This Bigfoot-like creature supposedly lives in the area around Salt Fork State Park in Guernsey County. Salt Fork is Ohio's largest state park. It is east of Columbus, between Zanesville and Wheeling, West Virginia.

I grew up in Ohio, in Mansfield, and lived in other parts of Ohio until I was 26. I'm not very familiar with that particular area, but I'm pretty well versed in Ohio history and lore generally. I've never heard of the Ohio Grassman.

Apparently, I'm not the only one. Charlie Toft writes What2Watch on Film.com. Charlie is based in Ohio and he hasn't heard of it either. Neither has Len Lacara, Managing Editor of the Zanesville Times-Recorder newspaper (though he's a transplant from New York). Len noticed that the producers decided to spell the name of the nearby town of Coshocton phonetically as Kershocktin.

I'm not saying the History Channel or its producers invented Grassman. There is, after all, a 2006 book called Bigfoot Encounters in Ohio, by Christopher L. Murphy and Jody Cook, who just happen to be the primary authorities interviewed on the "MonsterQuest" episode.

Although most of the action in the show is around Salt Fork Park, sightings in Knox, Gallea and Adams County are mentioned, and each of those is in a completely different part of the state. Knox is near where I grew up. Either there are a lot of these creatures or they travel widely.

Bigfoot in Ohio isn't just a story told to scare children. It isn't a story told at all. Just about the only references you will find to it on the web are derived from either the "MonsterQuest" episode or the book. I'm not about to buy the now-out-of-print book to check its references. All I can say is that most people in Ohio, like most elsewhere, are hearing about the Ohio Grassman for the first time this summer.

Like most of television, the History Channel always has had decent shows mixed with utter garbage. Usually it's easy to tell them apart. Something like "MonsterQuest" can even be rationalized as being about the history of belief in and searches for the creatures (or ghosts, UFOs, or whatever else it is), which is "real" in that there is a history, presumably, of these sightings. But now I'm starting to wonder. I have seen other examples of History Channel shows where a subject has been so sensationalized as to render the program almost completely untrustworthy.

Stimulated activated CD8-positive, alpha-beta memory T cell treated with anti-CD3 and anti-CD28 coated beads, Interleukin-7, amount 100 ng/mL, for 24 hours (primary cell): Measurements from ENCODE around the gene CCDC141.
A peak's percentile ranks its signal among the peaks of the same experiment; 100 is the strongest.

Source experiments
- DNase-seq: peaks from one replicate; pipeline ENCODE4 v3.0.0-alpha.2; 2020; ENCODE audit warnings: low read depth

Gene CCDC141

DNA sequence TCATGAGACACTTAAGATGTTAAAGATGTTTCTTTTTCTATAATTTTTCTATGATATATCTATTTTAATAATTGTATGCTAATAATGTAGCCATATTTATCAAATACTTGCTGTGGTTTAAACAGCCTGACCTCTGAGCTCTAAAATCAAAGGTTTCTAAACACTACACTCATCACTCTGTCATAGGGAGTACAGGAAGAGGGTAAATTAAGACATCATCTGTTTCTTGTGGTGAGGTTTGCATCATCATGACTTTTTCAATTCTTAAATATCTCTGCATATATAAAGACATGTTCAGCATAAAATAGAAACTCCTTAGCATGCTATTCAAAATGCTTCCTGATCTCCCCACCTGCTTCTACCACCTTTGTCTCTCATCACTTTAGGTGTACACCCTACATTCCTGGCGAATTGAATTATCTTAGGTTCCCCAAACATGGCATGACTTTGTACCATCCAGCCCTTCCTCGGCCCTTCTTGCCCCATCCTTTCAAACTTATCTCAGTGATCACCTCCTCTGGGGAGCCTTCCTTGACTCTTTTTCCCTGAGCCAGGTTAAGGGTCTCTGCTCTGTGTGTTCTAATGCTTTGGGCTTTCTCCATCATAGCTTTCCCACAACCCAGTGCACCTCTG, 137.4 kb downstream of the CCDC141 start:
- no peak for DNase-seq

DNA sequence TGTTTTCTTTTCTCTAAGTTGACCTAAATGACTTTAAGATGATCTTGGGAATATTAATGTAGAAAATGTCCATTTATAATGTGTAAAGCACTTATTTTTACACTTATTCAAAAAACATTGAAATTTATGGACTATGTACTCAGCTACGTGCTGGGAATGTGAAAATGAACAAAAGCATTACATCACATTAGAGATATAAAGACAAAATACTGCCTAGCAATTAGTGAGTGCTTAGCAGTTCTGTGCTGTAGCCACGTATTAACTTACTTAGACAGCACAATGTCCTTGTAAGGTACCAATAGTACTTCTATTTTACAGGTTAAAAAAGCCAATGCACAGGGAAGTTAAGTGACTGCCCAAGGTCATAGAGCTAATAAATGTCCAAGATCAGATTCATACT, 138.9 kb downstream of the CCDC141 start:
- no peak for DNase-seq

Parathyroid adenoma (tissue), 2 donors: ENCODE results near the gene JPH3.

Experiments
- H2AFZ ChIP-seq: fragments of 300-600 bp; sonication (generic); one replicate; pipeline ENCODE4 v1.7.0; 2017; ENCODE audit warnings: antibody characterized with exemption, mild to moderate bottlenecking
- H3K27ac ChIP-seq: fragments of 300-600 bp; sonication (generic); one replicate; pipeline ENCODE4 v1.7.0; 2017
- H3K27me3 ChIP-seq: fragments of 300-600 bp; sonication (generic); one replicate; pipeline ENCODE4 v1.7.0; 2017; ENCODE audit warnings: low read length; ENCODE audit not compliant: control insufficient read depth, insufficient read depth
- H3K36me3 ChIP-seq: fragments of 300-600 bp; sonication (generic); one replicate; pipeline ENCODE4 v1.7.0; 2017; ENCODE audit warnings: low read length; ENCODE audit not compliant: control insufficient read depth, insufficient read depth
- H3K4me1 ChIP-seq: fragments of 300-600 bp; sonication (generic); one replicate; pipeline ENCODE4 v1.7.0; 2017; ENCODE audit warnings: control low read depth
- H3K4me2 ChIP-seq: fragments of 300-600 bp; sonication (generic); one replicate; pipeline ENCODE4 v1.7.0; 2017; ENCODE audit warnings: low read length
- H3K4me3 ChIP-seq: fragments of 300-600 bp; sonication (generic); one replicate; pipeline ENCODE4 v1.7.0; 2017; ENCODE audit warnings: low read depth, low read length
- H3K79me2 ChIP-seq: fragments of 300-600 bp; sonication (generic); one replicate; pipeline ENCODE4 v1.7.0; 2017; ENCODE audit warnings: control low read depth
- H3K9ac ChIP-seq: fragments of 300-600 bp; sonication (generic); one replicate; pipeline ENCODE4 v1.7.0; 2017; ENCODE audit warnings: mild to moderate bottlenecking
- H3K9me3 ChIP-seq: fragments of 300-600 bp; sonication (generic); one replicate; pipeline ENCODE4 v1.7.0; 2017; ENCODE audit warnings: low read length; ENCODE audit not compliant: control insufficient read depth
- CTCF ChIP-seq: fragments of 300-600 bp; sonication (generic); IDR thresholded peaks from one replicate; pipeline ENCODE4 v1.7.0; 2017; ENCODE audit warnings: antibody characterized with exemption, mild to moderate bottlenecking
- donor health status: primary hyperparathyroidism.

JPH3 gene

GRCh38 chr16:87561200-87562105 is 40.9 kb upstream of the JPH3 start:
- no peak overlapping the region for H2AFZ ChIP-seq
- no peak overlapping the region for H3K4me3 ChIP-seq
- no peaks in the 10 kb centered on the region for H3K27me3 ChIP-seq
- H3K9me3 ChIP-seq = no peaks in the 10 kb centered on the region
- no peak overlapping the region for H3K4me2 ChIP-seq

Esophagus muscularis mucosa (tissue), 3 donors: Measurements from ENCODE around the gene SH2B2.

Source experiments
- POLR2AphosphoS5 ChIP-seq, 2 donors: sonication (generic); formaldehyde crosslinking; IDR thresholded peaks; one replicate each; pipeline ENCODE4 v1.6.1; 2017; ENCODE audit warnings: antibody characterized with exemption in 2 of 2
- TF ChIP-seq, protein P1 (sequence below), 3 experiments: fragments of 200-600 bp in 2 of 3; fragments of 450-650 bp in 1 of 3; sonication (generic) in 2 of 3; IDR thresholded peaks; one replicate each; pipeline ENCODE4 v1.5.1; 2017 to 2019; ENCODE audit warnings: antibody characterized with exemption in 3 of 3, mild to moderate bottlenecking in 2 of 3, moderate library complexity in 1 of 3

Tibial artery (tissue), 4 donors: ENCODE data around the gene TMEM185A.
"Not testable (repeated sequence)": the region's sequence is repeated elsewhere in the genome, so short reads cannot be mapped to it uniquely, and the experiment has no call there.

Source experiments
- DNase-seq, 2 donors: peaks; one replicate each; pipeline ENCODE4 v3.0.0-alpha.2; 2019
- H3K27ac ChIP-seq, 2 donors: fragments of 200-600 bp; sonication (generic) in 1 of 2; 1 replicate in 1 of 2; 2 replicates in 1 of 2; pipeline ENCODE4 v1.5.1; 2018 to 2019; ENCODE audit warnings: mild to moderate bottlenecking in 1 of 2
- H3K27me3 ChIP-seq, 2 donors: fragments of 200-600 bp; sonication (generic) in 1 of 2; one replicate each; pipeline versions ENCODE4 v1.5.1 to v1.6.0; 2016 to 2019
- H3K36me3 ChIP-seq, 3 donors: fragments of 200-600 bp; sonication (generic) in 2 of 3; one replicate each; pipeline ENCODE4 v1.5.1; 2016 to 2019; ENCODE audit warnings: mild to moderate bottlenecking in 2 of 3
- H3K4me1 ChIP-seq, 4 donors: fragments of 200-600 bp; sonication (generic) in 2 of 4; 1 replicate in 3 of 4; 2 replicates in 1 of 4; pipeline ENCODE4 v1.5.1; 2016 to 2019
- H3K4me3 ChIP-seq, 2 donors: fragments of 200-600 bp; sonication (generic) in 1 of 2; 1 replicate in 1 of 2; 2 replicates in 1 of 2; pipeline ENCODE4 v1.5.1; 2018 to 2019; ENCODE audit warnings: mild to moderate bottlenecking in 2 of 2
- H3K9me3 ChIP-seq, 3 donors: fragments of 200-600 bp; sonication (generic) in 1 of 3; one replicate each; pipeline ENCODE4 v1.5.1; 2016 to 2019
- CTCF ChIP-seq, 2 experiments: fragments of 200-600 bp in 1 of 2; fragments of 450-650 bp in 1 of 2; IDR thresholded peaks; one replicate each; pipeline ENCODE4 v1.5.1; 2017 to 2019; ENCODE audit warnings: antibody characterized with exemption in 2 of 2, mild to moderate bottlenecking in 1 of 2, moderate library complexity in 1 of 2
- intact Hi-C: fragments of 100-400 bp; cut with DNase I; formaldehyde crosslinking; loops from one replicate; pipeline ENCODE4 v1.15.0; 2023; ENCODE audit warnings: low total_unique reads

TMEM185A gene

In the episode of "Lost Worlds" called "Al Capone's Secret City," virtually every segment is so exaggerated as to convey almost nothing that is true, such as the claim that the Green Mill Tavern was a favorite Capone hangout and the tunnels beneath it were used by Capone and his men to escape police raids. The Green Mill was controlled by Capone's organization back in the day, but all the rest is merely legend.

Perhaps more disturbing is the recent History Channel special, "The Lost Pyramid", which states some very widely disputed claims as fact and uses a pretty blond spokesmodel posing as a historian to make them, according to an article in Newsweek.

Whenever we watch television we need to remember its purpose is to deliver audiences to advertisers. Realizing that, it makes sense that the more gullible that audience is, the better.

Tuesday, July 1, 2008

I'm Not Alone.

Drinkers, like smokers, are a large interest group with few advocates. I do what I can in my own small way, but there are a couple of groups on our side. One is the Distilled Spirits Council (DISCUS), which is the trade group of the distilled spirits industry. Another is the American Beverage Institute (ABI), which represents restaurants that serve alcohol.

Sarah Longwell is Managing Director of ABI. Her guest column in last Tuesday's Seattle PI does a great job of refuting some of the mis-information spread by anti-alcohol forces. For example:

Activists exaggerate the number of deaths that occur due to drunken driving because federal statisticians classify a death as "alcohol-releated" if anyone involved has had a drink, even a passenger in one of the vehicles.

The popular claim that "first offenders drive drunk an average of 87 times before they are caught" is based on research that even its authors call "crude."

They don't tell you about research that shows drivers who talk on cell phones, drive drowsy, or travel 7 mph above the speed limit are more dangerous than drivers who responsibly drive after moderate drinking. Instead, the anti-alcohol forces promote "zero tolerance."

Anti-alcohol crusaders, like a lot of activists, become so passionate that they have no problem exaggerating or just plain lying to advance their cause. It's too bad, because they do some good. The heightened awareness of the risks of driving under the influence has generally been a good thing, but much anti-drunk driving legislation and enforcement has lost touch with reality. The well-meaning but overzealous anti-alcohol activists need to be answered. Thanks, Sarah.